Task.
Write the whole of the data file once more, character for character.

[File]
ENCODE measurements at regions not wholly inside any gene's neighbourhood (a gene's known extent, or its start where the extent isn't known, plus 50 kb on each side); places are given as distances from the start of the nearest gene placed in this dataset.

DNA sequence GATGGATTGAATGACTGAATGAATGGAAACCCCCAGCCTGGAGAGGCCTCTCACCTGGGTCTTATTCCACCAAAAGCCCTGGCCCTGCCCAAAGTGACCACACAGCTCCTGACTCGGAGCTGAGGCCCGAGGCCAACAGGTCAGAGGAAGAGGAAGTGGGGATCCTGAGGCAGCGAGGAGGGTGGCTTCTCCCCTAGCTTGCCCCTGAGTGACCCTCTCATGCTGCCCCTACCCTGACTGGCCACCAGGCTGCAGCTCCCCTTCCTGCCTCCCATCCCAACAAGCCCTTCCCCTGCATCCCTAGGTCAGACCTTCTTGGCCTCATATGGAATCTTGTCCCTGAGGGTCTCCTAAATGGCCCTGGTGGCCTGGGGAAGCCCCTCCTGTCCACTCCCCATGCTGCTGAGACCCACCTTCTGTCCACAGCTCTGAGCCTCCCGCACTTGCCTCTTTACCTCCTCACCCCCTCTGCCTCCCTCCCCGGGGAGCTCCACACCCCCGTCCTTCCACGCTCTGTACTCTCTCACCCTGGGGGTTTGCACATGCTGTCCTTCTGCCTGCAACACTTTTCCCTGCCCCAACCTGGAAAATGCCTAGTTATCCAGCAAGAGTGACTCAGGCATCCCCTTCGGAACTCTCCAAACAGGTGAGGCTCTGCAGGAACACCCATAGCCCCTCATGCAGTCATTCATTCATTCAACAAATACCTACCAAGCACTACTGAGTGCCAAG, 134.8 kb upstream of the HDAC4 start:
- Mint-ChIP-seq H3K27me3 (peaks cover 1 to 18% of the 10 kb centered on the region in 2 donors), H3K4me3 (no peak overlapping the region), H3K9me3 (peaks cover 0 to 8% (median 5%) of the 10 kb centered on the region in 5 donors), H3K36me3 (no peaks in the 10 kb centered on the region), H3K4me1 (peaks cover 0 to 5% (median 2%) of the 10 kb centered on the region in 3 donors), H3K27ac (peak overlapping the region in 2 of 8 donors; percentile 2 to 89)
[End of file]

ENCODE measurements at regions not wholly inside any gene's neighbourhood (a gene's known extent, or its start where the extent isn't known, plus 50 kb on each side); places are given as distances from the start of the nearest gene placed in this dataset.

DNA sequence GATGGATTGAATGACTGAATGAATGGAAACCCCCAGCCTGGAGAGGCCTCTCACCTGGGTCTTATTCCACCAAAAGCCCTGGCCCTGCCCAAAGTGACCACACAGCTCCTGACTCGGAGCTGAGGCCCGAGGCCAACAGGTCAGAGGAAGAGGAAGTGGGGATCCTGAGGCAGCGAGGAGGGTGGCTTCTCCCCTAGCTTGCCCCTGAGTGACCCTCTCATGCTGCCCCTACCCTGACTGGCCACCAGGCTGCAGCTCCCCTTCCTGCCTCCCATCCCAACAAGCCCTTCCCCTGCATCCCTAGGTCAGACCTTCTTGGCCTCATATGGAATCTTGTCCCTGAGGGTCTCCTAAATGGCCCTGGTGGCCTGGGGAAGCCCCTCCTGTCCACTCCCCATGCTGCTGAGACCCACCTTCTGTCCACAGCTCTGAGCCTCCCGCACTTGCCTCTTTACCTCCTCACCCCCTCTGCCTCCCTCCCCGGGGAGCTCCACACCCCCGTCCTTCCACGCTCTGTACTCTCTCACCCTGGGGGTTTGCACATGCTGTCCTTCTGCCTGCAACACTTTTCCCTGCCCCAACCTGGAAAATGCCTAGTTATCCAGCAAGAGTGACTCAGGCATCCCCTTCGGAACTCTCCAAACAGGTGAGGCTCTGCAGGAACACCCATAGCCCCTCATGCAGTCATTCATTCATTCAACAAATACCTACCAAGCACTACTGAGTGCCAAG, 134.8 kb upstream of the HDAC4 start:
- Mint-ChIP-seq H3K27me3 (peaks cover 1 to 18% of the 10 kb centered on the region in 2 donors), H3K4me3 (no peak overlapping the region), H3K9me3 (peaks cover 0 to 8% (median 5%) of the 10 kb centered on the region in 5 donors), H3K36me3 (no peaks in the 10 kb centered on the region), H3K4me1 (peaks cover 0 to 5% (median 2%) of the 10 kb centered on the region in 3 donors), H3K27ac (peak overlapping the region in 2 of 8 donors; percentile 2 to 89)